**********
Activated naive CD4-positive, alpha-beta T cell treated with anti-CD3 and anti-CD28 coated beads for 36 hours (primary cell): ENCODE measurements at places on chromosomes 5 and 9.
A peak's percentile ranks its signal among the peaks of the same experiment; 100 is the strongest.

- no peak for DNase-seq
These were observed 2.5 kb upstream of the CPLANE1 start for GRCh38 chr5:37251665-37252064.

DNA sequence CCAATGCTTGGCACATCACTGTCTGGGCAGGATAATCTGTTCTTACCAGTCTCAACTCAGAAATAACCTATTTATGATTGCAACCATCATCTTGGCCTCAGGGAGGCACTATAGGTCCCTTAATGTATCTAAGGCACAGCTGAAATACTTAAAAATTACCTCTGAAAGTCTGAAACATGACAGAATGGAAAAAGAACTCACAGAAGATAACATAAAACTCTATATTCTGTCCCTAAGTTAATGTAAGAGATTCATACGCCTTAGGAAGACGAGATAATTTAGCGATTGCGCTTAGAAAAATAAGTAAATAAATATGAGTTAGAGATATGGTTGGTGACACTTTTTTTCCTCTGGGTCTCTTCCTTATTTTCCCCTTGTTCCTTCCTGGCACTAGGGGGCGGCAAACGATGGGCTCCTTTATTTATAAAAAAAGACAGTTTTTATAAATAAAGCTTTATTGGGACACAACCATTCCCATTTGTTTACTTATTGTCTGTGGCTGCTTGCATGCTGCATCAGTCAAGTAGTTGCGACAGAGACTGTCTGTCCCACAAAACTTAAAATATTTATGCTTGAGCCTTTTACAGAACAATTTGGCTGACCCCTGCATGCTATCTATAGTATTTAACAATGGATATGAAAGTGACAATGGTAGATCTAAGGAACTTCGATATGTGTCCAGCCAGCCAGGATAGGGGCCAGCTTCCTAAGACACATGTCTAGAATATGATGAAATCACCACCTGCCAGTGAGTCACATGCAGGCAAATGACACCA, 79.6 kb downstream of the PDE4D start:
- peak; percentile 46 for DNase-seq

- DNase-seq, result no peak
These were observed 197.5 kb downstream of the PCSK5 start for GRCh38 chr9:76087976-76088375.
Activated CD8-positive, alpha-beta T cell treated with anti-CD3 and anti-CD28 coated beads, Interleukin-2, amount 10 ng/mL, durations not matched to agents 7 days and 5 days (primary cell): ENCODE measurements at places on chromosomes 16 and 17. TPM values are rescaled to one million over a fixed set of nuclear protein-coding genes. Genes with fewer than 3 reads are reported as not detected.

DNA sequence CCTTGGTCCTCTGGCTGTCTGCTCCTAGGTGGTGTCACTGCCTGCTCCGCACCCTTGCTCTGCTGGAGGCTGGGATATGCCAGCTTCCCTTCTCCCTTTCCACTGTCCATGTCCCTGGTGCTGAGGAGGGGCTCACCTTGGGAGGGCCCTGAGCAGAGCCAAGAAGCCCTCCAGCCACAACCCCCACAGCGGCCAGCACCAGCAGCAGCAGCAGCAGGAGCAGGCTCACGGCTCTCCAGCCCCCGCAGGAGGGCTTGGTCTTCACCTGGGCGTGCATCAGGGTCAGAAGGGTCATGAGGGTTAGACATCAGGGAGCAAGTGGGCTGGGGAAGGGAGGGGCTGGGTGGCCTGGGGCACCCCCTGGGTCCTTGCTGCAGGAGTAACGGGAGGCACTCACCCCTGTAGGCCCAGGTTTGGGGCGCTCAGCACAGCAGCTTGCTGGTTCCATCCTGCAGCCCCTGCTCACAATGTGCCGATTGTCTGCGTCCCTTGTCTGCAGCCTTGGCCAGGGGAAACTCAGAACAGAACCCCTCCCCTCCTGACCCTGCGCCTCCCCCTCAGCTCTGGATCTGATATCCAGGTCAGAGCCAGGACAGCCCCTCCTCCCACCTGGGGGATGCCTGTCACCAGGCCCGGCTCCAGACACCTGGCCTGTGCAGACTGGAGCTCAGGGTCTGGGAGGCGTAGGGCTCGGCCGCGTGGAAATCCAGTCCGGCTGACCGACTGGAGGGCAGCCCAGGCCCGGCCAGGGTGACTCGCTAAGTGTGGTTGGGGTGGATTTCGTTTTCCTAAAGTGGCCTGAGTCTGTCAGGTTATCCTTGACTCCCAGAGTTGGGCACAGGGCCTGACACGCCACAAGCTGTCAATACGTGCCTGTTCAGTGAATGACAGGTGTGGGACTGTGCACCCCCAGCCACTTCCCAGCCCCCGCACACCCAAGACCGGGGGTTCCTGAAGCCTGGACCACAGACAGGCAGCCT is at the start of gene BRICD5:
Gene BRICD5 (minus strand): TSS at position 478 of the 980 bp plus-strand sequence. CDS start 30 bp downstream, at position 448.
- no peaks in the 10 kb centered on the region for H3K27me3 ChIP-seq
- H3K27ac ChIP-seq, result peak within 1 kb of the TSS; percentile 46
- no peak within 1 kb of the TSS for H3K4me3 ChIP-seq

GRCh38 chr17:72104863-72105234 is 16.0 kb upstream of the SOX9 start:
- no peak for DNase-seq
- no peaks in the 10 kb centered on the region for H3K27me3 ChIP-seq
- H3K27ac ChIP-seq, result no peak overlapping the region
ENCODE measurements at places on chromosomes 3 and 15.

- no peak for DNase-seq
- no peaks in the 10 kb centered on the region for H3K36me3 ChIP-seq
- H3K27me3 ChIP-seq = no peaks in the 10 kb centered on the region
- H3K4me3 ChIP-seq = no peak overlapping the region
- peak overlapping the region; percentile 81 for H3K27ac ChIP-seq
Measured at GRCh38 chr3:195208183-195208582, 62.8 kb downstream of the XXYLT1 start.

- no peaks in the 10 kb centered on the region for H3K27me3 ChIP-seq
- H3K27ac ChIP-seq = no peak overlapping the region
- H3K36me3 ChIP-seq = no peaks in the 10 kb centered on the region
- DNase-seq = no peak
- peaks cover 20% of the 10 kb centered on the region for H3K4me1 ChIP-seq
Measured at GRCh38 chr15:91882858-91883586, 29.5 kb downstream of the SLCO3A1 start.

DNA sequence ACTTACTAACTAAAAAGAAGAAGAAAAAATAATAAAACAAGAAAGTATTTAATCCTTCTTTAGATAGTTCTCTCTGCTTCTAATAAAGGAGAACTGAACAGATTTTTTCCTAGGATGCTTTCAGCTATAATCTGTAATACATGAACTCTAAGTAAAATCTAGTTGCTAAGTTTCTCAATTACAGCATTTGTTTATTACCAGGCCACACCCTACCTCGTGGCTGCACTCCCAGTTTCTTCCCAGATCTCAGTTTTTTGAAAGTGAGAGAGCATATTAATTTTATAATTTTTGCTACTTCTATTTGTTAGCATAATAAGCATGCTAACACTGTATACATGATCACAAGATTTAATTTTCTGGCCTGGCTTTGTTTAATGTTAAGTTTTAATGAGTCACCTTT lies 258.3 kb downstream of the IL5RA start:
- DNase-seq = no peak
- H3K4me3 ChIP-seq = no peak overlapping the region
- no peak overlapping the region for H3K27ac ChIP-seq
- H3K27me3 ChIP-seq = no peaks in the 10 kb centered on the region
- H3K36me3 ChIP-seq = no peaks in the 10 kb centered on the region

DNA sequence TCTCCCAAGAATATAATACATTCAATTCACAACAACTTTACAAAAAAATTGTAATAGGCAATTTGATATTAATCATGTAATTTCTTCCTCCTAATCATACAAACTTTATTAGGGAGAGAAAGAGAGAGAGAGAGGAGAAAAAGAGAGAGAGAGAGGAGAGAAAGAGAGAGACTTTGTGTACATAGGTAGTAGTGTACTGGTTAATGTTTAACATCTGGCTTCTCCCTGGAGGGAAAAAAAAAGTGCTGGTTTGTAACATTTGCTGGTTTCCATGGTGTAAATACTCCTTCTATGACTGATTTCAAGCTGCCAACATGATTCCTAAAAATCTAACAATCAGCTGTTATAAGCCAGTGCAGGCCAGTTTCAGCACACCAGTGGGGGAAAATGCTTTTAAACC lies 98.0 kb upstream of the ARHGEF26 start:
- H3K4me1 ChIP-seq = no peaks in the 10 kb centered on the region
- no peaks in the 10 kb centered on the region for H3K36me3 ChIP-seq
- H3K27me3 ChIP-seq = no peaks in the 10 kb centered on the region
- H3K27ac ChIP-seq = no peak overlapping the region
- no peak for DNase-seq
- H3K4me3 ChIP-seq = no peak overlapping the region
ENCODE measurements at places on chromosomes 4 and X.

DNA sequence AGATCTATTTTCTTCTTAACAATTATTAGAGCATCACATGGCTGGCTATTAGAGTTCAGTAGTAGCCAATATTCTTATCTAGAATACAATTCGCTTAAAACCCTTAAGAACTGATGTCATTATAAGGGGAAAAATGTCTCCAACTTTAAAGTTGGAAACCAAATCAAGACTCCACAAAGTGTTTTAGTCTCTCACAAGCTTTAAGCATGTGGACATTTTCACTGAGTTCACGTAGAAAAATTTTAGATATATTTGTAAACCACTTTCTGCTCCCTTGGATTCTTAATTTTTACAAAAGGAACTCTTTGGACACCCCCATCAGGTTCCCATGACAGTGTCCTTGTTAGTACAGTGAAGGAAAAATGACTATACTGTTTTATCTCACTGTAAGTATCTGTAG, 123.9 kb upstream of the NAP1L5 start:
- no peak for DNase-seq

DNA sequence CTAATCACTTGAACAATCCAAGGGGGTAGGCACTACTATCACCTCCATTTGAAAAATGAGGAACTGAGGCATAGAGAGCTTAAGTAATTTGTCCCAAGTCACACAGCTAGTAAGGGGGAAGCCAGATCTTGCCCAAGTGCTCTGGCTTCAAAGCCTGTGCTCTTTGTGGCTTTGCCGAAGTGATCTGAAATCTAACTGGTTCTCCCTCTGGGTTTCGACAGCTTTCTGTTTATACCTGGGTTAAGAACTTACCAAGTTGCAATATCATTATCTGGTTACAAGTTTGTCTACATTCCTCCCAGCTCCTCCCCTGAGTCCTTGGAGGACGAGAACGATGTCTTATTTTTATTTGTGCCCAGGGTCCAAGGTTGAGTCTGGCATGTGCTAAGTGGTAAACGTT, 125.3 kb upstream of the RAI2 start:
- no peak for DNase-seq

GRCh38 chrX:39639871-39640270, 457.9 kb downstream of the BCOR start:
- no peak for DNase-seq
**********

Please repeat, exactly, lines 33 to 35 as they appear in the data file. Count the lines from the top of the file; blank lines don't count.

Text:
- DNase-seq = no peak
- H3K4me3 ChIP-seq = no peak overlapping the region
- no peak overlapping the region for H3K27ac ChIP-seq